Infant Walkers…Just Say NO!

Infant Walkers…Just Say NO!

The most exciting thing that many parents experience is watching their children conquer all their “firsts” – first time rolling over, first time sitting up, first time crawling, and first time pulling up to stand. In this excitement, many parents are eager to see their baby walk “early”, leading many parents to lean toward the use of a widely used baby item that many do not realize can be extremely dangerous – a baby walker.  A baby walker is a seat on wheels that confines the infant. This does not refer to toys that infants push/walk behind. 

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Every year, baby walkers send thousands of children to the hospital. These are dangerous because they offer your baby the chance to:  

Move quickly: These walkers allow infants to move fast, allowing them to access danger before the parent realizes the risk. The top heaviness of these walkers also poses a risk for tipping over easily when encountering an item, such as a toy or rug, on the floor.  

Access higher objects: Being raised higher off the ground allows your baby to reach things he/she may not normally have access to. This increases the risks for burns and poisoning. Some examples include: 

  • Pulling a tablecloth and spilling hot coffee or accessing sharp utensils 
  • Reaching a hot stove/oven 
  • Grabbing pot handles on stove 
  • Reaching radiators, fireplaces, or space heaters 
  • Grabbing hot hair appliances off counters 
  • Pulling heavy objects onto his/her head 
  • Reaching cleaning products/medicines on counters 

Roll down stairs: One of the biggest risks of infant walkers is the risk of rolling down stairs. These types of accidents usually result in head injuries or broken bones.  

Access to water: Access to a pool may allow an infant to roll in and drown. Walkers also provide baby access to climb or tip over into a full bathtub and drown.  

Aside from the physical dangers of using walkers, some delayed motor development can be associated with their use. Contrary to popular belief, a baby walker does not help your child learn to walk faster. Read below for ways that walkers may delay your baby’s development.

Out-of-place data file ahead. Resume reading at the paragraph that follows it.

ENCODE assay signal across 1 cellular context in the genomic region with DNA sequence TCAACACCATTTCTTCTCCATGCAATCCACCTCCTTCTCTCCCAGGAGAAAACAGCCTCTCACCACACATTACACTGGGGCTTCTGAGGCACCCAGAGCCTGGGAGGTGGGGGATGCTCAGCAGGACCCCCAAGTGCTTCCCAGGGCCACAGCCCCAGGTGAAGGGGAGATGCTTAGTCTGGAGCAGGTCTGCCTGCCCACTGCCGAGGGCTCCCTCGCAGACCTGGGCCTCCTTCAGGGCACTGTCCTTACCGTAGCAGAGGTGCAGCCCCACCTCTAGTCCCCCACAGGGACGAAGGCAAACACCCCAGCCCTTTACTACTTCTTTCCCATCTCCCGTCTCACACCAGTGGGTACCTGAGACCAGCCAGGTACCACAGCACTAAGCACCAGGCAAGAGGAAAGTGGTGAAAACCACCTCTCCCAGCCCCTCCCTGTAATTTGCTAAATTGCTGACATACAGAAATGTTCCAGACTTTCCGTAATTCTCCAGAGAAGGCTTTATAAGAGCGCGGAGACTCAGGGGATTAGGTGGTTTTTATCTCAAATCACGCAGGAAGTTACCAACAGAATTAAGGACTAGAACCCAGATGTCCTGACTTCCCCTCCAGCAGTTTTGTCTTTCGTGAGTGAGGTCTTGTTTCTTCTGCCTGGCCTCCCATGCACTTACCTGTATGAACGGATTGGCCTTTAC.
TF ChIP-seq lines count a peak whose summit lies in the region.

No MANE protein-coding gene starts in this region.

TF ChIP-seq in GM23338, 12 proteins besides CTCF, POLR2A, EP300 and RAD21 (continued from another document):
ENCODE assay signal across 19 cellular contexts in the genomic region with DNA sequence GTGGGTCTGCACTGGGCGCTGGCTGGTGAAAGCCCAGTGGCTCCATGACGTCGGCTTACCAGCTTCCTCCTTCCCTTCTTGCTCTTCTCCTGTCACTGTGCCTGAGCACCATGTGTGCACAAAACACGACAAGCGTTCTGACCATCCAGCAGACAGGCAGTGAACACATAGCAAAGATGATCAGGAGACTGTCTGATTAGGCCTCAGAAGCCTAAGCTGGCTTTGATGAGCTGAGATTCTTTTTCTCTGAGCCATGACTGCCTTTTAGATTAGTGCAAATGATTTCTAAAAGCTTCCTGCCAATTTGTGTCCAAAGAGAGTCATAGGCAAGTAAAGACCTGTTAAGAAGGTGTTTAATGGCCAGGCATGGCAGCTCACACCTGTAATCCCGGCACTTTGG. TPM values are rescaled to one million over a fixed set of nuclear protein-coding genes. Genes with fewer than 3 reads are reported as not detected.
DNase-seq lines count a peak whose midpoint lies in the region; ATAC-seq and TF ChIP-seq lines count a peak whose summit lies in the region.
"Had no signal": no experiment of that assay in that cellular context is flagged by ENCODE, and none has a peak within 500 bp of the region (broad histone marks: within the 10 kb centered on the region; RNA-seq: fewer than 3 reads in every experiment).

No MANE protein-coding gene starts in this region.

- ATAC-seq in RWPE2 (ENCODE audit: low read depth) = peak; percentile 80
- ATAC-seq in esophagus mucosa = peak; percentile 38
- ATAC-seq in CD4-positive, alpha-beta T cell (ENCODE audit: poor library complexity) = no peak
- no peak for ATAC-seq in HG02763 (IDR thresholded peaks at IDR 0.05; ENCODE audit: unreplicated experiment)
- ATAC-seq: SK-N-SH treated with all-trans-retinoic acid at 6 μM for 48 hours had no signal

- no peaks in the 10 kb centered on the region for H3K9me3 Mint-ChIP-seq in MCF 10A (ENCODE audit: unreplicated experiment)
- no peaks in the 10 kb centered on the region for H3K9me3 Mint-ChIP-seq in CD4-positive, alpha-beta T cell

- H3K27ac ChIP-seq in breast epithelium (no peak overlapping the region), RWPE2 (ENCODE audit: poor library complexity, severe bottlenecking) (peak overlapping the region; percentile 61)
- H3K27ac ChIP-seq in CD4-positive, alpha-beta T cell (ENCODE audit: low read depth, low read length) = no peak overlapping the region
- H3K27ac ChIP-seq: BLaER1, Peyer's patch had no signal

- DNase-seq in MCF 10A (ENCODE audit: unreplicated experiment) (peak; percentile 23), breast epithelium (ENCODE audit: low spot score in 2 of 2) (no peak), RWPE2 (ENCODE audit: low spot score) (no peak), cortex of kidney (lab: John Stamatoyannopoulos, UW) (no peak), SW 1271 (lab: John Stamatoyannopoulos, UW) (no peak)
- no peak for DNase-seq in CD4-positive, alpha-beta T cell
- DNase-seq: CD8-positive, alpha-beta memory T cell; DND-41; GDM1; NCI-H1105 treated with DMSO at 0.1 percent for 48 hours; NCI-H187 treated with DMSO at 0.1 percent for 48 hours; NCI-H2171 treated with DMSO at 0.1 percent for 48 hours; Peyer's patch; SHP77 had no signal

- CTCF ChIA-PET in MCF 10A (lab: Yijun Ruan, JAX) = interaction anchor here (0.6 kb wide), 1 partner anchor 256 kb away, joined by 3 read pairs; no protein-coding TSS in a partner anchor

• Walking is not just about “using” the legs. It is more about learning to pull to stand, balance, and then take steps without support. While in a walker, infants cannot practice any of these.  
  • Walkers take away from time on the floor, which is important to allow your baby to practice important repetitive movements needed to reach their walking milestones.  
  • Babies tend to use their toes when they are in a walker. This tightens their leg muscles and interferes with normal walking development.  
    • When they are out of the walker, they will often continue to want to walk on tier toes.
    • Babies mostly “propel” themselves across the floor while in a walker. They do not bear much of their body weight. 
  • Time is taken away from baby being able to practice crawling position on hands and knees. This is important to develop weight bearing through the pelvis and shoulders.  
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What can parents do? 

  • Throw out your baby walker! Also, ensure that there are no baby walkers being used whenever your child is receiving care.
  • Try a safer alternative in moderation: 
    • Stationary activity centers: These usually have seats that rotate, tilt, and/or bounce. 
    • Play pens or play yards: These are great safety zones for children as they learn to sit, crawl, or walk. 
    • Highchairs: Older children may enjoy sitting up in a highchair and playing with toys on a tray

Though baby walkers have been used for years, the evidence of the risks associated with their use is very clear. Protect your baby and encourage good motor development by avoiding the use of walkers. 
When in doubt, throw it out!!
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